I picked up a sad old book for 50¢ at the Kutztown Library sale. The cover reminded me of Jean Charlot’s art. The pages were yellowed, torn in places, many illustrations were defaced with crude blue pencil marks. Even in this sorry state I found the book quite moving. Citizen 13660 is a graphic documentary by an American woman put in a concentration camp near San Francisco. Citizen 13660 was first published in 1946, before the terms graphic novel or graphic memoir existed.
Miné Okubo was born in Riverside, CA to Japanese parents. A top art student at U.C. Berkeley, she won a prestigious fellowship to study in Europe. She studied with Leger in Paris, but 1939 was not a good time to live in Europe. When the Nazis took Paris she managed to get home to Berkeley, California with only the clothes on her back.
Okubo got some interesting art jobs for the Roosevelt’s WPA. She worked with Diego Rivera for a time when he was doing his San Francisco murals. She got her own commission create a mural for a Soldier and Sailor’s Hall in Oakland. Then the Japanese bombed Pearl Harbor. She had to carry special authorization papers to allow her to travel more than 5 miles from her home in Berkeley to Oakland.
Things quickly got worse for the Japanese-Americans. They were rounded up and put in internment camps. Miné and her family and 8,000 others were taken to Tanforan, a camp made from a run-down horse track in San Bruno, just south of San Francisco.
Her text is remarkable for its simplicity. She notes gambling was forbidden, yet they were living in stalls at a race track. She avoids pointing out the irony, letting the reader connect the dots.
The “Japanese American Segregation Centers” were the result of racism. Over 100,000 Japanese-Americans were imprisoned, the majority were U.S citizens. The U.S. was waging war with Germany and Italy, too. German-Americans and Italian-Americans may have suffered wartime discrimination, but they were white Europeans, and so never herded into interment camps like the Japanese.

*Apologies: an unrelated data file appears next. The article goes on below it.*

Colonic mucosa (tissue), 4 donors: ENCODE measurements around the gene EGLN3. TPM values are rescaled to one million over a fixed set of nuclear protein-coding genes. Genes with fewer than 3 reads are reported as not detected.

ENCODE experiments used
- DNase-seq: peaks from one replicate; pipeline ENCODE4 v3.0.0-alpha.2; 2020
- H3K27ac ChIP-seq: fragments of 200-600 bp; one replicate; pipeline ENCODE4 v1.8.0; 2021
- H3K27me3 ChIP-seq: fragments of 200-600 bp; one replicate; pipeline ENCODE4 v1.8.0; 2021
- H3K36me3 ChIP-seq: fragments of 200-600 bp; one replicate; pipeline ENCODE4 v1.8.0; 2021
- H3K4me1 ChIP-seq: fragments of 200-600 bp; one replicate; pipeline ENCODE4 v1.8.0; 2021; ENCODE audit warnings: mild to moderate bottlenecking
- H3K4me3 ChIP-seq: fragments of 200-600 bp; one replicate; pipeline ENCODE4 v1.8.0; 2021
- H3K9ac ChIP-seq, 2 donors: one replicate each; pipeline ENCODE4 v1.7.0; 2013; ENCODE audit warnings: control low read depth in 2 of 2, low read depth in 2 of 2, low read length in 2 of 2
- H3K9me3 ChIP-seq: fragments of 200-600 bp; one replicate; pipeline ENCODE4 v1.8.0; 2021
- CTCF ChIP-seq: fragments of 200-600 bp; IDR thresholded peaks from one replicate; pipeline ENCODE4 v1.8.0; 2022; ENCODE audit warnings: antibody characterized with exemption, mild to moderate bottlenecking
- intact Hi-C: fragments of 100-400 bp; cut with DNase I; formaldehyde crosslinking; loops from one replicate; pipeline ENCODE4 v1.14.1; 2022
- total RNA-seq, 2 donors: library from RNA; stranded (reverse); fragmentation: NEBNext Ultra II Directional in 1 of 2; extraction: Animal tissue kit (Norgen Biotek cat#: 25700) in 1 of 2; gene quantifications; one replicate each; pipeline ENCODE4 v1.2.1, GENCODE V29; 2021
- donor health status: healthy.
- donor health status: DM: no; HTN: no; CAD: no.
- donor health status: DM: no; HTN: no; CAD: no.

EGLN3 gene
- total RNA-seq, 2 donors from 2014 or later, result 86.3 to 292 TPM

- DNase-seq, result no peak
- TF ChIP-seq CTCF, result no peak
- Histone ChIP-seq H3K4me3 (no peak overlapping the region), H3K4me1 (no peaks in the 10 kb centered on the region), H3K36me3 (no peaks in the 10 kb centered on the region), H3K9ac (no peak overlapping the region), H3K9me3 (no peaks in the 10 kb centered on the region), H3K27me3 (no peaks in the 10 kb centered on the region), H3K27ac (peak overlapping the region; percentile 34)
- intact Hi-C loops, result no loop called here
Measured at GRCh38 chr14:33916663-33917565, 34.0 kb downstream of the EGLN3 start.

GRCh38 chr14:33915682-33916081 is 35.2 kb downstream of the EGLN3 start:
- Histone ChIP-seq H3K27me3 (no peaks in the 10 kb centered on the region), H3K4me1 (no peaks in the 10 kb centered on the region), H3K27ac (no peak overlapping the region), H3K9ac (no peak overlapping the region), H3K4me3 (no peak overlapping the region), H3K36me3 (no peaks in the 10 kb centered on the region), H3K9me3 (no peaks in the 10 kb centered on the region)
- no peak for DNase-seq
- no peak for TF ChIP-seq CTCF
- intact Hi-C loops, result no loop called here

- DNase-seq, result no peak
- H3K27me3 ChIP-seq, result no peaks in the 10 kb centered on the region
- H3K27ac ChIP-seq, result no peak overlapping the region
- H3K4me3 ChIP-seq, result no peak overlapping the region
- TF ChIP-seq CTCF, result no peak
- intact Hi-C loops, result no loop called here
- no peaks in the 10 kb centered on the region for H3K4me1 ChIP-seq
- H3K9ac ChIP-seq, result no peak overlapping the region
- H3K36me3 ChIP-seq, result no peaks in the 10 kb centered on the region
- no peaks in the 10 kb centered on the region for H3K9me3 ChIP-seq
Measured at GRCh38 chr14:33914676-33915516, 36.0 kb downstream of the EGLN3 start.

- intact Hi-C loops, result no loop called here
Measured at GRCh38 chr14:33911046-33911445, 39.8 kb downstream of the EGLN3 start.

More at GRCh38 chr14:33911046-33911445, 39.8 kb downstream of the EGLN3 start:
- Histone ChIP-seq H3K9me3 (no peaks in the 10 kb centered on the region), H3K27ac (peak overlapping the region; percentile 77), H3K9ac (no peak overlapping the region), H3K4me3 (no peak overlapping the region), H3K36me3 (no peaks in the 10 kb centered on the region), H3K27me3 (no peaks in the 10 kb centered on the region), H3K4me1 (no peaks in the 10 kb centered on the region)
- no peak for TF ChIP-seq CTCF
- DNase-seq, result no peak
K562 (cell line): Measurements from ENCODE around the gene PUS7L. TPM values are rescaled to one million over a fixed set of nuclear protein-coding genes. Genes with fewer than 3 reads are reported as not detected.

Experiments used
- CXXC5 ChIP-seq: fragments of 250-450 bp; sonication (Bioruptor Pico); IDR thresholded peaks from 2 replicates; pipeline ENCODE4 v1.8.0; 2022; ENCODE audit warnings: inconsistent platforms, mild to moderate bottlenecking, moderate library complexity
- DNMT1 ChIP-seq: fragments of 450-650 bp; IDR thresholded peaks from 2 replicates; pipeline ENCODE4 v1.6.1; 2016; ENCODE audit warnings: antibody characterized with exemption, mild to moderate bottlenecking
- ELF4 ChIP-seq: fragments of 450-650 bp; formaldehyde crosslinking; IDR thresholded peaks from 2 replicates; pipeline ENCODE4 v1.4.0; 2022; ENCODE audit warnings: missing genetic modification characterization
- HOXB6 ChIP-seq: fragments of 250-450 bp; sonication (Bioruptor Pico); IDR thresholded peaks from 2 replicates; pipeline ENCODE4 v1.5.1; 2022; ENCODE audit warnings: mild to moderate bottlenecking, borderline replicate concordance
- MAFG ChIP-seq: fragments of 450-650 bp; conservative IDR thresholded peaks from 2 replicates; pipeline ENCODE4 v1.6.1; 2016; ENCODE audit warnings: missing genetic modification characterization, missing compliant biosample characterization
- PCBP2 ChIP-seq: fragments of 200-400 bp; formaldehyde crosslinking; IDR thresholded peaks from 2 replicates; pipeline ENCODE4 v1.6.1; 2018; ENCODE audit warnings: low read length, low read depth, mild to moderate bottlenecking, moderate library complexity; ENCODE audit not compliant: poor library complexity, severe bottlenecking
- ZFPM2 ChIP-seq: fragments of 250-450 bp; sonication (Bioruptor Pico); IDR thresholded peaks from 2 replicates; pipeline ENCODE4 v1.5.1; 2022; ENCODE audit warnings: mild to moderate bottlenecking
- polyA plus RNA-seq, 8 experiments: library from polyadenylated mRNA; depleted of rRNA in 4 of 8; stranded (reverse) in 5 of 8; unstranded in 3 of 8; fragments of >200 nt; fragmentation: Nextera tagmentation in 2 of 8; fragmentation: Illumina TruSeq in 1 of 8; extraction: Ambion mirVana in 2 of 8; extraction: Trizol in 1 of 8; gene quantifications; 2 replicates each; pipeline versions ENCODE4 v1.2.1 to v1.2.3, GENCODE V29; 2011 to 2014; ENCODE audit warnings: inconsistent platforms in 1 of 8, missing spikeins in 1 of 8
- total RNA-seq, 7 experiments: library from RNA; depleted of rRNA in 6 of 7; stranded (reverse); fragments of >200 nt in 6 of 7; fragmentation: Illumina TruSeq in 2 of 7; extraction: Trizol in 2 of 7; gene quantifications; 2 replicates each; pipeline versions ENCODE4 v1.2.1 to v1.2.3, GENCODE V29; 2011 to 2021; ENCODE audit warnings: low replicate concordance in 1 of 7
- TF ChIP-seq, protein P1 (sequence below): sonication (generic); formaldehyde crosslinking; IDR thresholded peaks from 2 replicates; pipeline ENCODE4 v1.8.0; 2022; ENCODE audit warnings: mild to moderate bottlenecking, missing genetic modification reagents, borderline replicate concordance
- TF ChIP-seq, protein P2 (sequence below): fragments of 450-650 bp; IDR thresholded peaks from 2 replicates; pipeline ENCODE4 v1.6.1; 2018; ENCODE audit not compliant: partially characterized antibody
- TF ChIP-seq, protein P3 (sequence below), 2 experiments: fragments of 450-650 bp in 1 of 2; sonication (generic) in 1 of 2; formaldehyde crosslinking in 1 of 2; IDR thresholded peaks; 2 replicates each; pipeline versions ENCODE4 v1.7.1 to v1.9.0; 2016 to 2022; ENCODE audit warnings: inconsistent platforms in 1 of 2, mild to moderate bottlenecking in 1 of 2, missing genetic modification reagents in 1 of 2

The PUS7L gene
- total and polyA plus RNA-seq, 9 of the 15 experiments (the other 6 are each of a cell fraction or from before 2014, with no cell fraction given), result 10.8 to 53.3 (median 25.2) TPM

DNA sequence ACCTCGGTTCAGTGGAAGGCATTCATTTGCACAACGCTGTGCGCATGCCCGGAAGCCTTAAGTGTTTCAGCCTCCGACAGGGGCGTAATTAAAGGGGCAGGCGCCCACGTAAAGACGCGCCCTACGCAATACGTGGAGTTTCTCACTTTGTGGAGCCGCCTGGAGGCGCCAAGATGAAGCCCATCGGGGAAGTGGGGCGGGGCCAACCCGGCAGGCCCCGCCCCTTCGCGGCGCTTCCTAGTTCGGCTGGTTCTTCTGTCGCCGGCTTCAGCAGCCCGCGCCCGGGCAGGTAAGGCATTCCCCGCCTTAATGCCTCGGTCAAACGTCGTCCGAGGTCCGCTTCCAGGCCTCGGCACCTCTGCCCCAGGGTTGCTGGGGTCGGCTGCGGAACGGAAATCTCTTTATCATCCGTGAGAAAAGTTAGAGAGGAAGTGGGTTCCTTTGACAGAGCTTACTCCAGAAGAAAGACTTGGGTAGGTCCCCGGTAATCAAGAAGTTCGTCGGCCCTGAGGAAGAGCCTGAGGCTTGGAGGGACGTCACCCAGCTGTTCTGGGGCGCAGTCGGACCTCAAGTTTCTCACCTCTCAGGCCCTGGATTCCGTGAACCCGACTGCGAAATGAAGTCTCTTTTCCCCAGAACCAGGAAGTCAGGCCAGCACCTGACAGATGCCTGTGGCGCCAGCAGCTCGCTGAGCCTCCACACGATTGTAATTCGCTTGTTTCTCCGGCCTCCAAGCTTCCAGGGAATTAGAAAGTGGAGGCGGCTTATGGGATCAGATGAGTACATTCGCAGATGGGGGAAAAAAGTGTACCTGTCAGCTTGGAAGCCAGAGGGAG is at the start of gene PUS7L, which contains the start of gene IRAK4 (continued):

Her sketches document the daily indignities of six months at Tanforan. Then she and her brother were relocated inland to Topaz, a Japanese Relocation Center in Utah. Topaz was even less pleasant than Tanforan. After two years of confinement she was eventually released. She remained an artist until her death in 2001 in Greenwich Village, NYC.
Miné Okubo wrote “I am often asked, why am I not bitter and could this happen again? I am a realist with a creative mind, interested in people, so my thoughts are constructive. I am not bitter. I hope that things can be learned from this tragic episode, for I believe it could happen again.”
The pages of my first edition of Citizen 13660, (Columbia University Press, 1946) are falling apart as I turn them. I may be the last person to read this particular volume. Fortunately, the book has been reissued in paperback by the University of Washington Press. And nearly 200 of Okubo’s internment camp sketches can be found here on the web site of the Japanese American National Museum. Miné Okubo illustrated a life worth remembering.